Certificate in Advertising Online Course

Learn More About The Advertising Industry

Certificate in Advertising Online Course

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Learn More About The Advertising Industry

Good advertising is advertising which sells the product! Advertising which looks beautiful and reads well may indeed sell the product but then again, it may fail to do so if other things in the marketing mix are not equal.

This course should be of interest to a wide range of business people, especially those for whom advertising is but a single facet of their responsibilities. It is meant to give a useful working background to help people to deal more effectively with advertising agencies, and also to 'do their own advertising.

Course Fast Facts:

  1. Learn the fundamentals of Advertising
  2. Comprehensive 9 module Certificate in Advertising Online Course
  3. Study along with simple instructions & demonstrations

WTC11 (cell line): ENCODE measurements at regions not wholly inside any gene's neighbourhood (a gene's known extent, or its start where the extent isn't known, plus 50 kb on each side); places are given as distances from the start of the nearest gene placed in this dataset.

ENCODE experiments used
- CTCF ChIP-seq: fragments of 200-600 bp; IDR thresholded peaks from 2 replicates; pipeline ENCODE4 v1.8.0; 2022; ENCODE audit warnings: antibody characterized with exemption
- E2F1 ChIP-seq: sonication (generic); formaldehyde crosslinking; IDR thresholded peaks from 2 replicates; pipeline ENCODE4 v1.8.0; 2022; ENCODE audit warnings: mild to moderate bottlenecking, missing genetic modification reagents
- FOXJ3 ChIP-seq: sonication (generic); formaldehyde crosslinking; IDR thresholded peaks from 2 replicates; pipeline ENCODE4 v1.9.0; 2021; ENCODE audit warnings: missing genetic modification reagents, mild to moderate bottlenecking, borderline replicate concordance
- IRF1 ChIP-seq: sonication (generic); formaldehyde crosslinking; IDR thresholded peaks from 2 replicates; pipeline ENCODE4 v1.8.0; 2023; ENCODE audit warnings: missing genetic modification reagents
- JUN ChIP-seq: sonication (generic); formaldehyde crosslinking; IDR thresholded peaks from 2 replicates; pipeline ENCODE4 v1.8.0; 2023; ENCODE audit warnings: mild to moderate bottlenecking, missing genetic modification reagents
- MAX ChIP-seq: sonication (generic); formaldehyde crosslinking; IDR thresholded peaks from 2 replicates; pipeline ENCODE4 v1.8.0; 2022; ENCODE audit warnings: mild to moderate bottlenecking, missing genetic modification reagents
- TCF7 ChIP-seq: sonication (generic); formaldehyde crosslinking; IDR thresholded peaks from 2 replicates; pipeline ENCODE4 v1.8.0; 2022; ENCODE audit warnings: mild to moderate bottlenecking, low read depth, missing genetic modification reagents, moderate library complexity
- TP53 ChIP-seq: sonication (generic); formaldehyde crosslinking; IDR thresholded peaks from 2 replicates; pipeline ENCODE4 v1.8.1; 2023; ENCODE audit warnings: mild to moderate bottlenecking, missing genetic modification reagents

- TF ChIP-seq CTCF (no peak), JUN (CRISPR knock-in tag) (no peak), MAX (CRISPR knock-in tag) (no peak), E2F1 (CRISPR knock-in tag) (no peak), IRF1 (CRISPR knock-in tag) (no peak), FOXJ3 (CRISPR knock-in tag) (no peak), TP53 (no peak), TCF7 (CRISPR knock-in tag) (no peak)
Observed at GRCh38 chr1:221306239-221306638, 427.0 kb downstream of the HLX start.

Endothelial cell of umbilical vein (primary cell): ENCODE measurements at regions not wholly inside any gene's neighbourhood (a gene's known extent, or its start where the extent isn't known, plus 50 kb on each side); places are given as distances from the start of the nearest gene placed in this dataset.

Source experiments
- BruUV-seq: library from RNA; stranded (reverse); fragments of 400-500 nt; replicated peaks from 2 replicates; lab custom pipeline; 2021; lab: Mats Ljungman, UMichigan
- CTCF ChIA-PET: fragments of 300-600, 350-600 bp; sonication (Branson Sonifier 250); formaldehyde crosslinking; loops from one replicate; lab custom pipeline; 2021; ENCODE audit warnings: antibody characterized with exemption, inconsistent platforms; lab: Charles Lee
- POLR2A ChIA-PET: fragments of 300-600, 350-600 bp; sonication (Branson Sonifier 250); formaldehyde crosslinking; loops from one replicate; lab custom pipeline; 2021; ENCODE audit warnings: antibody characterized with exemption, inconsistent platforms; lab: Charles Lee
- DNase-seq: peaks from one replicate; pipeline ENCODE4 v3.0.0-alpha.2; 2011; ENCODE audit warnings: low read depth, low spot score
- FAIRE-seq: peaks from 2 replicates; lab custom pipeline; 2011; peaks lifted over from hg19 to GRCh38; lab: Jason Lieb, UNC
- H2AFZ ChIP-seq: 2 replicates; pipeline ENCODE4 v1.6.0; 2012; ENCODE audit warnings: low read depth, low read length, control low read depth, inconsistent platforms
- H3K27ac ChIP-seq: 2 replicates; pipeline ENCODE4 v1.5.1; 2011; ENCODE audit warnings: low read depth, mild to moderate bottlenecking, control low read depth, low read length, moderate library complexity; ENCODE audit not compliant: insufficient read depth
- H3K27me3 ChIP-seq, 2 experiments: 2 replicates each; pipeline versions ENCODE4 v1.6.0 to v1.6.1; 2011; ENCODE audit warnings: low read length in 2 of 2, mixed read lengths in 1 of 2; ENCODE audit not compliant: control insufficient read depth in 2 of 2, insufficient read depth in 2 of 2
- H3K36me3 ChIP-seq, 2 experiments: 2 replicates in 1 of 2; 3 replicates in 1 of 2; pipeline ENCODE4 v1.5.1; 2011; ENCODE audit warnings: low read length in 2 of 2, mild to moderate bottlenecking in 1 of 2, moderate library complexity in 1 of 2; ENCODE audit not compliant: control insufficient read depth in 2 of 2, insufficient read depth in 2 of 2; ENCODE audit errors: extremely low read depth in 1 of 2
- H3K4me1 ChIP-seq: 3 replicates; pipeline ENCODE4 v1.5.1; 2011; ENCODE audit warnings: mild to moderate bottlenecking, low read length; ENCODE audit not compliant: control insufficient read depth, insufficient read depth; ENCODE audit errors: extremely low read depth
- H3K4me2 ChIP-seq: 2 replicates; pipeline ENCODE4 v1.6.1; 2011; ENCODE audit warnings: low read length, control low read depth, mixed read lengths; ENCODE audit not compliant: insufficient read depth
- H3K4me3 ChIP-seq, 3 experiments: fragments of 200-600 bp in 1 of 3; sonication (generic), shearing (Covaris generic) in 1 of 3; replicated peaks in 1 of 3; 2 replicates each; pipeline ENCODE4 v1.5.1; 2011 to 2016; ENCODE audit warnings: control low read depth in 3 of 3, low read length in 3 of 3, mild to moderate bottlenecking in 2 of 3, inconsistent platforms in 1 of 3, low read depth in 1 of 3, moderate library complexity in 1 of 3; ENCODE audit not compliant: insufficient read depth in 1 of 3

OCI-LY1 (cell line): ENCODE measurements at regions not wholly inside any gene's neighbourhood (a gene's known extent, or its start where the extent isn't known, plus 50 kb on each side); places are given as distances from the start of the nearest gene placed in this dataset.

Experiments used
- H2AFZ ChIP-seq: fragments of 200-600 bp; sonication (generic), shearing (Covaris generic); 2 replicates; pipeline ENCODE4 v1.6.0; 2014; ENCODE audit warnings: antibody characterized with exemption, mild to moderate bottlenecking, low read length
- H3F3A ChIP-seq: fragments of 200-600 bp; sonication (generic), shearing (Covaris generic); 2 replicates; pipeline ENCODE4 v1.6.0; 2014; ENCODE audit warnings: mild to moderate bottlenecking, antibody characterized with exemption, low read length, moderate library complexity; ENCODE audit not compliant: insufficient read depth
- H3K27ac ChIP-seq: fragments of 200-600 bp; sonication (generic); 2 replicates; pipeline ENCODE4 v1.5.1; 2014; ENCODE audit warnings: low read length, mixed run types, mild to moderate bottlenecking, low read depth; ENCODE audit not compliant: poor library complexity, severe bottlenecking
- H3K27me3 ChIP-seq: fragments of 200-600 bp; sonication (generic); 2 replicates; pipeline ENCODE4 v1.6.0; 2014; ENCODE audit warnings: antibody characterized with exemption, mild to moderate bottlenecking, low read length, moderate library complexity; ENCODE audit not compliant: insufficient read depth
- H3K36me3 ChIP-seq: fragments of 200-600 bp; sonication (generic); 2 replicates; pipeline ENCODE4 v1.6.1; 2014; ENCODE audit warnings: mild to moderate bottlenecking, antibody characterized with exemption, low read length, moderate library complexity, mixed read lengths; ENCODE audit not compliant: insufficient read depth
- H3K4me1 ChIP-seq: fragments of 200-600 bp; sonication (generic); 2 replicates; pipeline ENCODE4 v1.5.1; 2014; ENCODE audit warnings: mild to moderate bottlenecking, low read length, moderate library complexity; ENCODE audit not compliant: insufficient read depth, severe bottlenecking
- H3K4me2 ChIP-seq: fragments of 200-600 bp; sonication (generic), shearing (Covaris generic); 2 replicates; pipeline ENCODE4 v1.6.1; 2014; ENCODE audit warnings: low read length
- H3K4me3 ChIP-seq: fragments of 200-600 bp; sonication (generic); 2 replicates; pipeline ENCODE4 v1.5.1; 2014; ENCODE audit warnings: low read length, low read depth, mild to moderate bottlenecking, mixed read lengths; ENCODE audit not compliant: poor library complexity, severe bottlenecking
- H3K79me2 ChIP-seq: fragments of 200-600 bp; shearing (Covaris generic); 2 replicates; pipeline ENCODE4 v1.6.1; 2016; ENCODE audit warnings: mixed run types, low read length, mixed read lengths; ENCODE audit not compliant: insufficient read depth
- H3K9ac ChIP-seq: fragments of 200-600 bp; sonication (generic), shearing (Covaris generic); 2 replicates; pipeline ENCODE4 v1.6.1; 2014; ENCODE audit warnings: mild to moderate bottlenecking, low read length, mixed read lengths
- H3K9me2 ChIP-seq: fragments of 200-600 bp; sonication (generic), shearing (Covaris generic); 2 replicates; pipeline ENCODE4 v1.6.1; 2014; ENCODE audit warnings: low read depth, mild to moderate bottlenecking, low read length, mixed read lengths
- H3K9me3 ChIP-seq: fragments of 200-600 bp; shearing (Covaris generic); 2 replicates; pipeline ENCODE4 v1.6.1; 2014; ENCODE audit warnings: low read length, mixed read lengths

4. Written and developed by leading Advertising experts
  5. Receive one-on-one online help & support
  6. Unlimited, lifetime access to online course
  7. Certificate of completion awarded with passing score for the online assessment
  8. Study at your own pace with no rigid class timetables, 24/7 from any computer or smart device

Course Delivery

Courses are accessed online by any device including PC, tablet or Smart Phone. Upon enrolment an automated welcome email will be sent to you (please check your junk email inbox if not received as this is an automated email), in order for you to access your online course, which is Available 24/7 on any computer or smart mobile device. 

Recognition & Accreditation

All students who complete this course, receive a certificate of completion with a passing score (for the online assessment) and will be issued a certificate via email.

MODULE 1 : Introduction to advertising

Types of Advertising

  • National Consumer Product 
  • Retail 
  • Dealer or Cooperative